Music Reviews

ALBUM REVIEW: Architectural Genocide – Cordyceptic Anthropomorph

Architectural Genocide 2020

Straight out of the smouldering furnace of the Texas brutal death metal scene comes Architectural Genocide and, as their name suggests, they have come to destroy in every sense of the word. Since their inception only three years ago the band have set about creating a name for themselves with their own brand of punishing, relentless death metal music, with one untitled two-track demo and a bucket load of shows under their belts already. Towards the back end of 2019 Architectural Genocide locked themselves away with the infamous producer Davide “Brutal Dave” Billia (Septycal Gorge, Antropofagus, Putridity) to record their debut full-length Cordyceptic Anthropomorph, and now they are ready to unleash it upon the world.

Opening track Spires Of Mangled Tissue is a clear statement of the band’s intentions which are relatively simple, to decimate all. This is a sonic onslaught of drumming from Nat Conner that sounds almost more machine than man, paired with frantic riffing from Jonathon Blake on guitar and Matt Day on bass to create a soundscape that bludgeons the listener’s ear drums from the very beginning. The vocals from Daniel Brockway are Architectural Genocide’s ace in the hole, with the band using them as another means of audible assault with the emphasis being more on their percussive rhythmic patterns in the absence of any melody. The lower end of the register is clearly where the frontman finds most comfortable, as he delivers guttural growls similar to that of fellow Texan death metal merchants Devourment and seamlessly shifting to a high pitched, shrill banshee scream when required.

Hallucinogenic Demise follows and starts with an ominous, evil sounding guitar introduction. The pace is noticeably slowed down to a crawl, with Conner showing off some different complex fills and rhythmic patterns with his feet. However, in keeping with the nature of the band’s music the relative feeling of comfort doesn’t last long, with the song quickly shifting gears and returning to their more familiar brutal death metal sounds. The fact that the band can switch between the brooding, progressive sound similar to what Cannibal Corpse have embraced in their later years, to an all out barrage of blast beats and chaos with such ease is a testament to the quality of songwriting that they have at their disposal.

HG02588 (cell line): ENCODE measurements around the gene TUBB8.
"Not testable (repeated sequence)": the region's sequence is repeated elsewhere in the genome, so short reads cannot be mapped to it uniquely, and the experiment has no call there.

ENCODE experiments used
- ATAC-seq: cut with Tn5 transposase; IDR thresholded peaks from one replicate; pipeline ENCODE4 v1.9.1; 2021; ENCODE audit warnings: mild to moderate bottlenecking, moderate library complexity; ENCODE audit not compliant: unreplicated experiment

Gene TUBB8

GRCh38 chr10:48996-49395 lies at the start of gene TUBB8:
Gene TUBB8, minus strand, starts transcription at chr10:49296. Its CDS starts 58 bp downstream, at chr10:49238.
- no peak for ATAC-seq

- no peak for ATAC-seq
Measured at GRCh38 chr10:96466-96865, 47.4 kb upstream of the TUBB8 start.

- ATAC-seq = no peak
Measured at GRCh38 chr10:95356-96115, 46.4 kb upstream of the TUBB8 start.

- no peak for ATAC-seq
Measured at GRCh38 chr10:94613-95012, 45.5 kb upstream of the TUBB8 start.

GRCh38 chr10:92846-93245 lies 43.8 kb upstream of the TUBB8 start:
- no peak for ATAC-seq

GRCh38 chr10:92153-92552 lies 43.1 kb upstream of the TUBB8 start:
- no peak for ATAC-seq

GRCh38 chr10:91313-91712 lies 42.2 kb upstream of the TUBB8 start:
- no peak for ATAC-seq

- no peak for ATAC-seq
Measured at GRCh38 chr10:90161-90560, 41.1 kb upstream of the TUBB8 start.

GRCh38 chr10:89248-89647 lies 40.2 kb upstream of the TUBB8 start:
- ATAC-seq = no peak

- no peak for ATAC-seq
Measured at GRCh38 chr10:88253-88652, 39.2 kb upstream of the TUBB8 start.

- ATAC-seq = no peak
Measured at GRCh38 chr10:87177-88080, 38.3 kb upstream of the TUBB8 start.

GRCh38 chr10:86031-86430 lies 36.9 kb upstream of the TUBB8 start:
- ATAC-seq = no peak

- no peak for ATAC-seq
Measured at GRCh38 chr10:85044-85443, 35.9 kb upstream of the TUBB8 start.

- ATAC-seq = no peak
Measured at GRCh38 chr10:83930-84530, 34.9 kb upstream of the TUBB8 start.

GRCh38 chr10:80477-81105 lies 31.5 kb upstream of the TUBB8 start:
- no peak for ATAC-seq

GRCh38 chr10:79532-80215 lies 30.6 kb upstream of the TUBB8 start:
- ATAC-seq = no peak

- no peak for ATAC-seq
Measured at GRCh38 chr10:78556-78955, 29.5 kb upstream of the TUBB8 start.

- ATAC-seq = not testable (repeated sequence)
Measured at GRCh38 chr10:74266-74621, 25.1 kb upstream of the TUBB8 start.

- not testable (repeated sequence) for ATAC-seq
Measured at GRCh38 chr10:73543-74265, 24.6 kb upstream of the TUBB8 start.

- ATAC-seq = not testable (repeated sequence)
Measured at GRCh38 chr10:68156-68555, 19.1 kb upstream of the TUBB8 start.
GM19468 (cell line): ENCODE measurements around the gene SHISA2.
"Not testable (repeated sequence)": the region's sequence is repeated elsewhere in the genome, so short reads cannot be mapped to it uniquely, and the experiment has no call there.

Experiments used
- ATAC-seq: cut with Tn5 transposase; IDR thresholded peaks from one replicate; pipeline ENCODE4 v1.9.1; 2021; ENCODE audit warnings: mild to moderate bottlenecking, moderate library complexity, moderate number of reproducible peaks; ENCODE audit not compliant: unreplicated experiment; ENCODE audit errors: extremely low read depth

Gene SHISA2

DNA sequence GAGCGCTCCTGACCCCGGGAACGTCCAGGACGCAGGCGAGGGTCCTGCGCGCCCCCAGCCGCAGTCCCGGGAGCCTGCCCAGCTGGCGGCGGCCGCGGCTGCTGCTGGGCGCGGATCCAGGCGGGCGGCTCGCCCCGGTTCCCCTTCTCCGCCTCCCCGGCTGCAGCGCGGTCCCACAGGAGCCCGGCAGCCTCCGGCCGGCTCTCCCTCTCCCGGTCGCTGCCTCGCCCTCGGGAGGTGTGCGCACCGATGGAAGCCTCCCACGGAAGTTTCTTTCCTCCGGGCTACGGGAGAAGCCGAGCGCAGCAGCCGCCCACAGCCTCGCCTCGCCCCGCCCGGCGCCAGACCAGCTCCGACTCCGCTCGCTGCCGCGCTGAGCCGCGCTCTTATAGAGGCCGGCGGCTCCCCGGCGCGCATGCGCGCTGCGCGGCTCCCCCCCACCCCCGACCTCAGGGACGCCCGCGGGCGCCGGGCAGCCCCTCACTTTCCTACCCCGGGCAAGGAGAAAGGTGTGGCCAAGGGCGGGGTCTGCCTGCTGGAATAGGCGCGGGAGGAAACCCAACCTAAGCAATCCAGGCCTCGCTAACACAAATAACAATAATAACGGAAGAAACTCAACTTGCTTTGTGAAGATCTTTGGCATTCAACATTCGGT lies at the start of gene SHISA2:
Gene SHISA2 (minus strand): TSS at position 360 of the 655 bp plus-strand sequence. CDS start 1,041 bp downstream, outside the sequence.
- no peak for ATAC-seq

Gorge On Deceased opens like a traditional death Mmetal track, one again utilising the percussive vocal lines of Brockway to add another layer to the crushing heaviness. The drums once again drive everything onward, with the impossibly fast George Kolias style double bass pedals and perfectly mixed snare sounding fantastic (Billia has a penchant for making drummers shine on his releases). The guitar tone that Blake has crafted on this release sounds hellacious and cuts through the mix, sounding raw and dangerous without coming across as messy meaning that none of the technical intricacies of the song are lost in the madness.

The album’s closing track, Burgeoning Necrosis, is arguably the highlight of the entire release and shows Blake at his most versatile. The song begins with long, drawn out notes before switching up the pace multiple times, between tremolo picked sections that follow the rhythm of the double bass and chugging sections sprinkled with pinch harmonics and juddering rhythms. Once again Brockway spends a majority in the lower end of his register and spits out his lyrics in a the way you would expect to find on a death metal album from the late eighties.

Architectural Genocide are not a band that are likely to reinvent the wheel. Nor do they try to be. They stick to what they know and that is creating slabs of grotesque, neck-snapping brutal death metal and they are extremely good at it. On Cordyceptic Anthropomorph you will find intricate, impressive musicianship, a vocal performance of the highest quality and production that sounds clean and crisp, without taking any of the rawness away. The only downside is that the band refuse to venture too far away from their blueprint and that can cause for the album to feel a little repetitive. But hey, it’s a bloody good first time effort.

8/10 

Standout Tracks: Hallucinogenic Demise,  Burgeoning Necrosis

For Fans Of: Aborted, Signs Of The Swarm, Suffocation

Written by: Richard Webb

Richard Webb
A Kentish lad at the wrong end of his twenties. I'm a journalist that loves anything grizzly and gruesome whether it's in music, film or art. My guitar and vinyl collections are amongst my prize possessions and my wardrobe is predominantly black.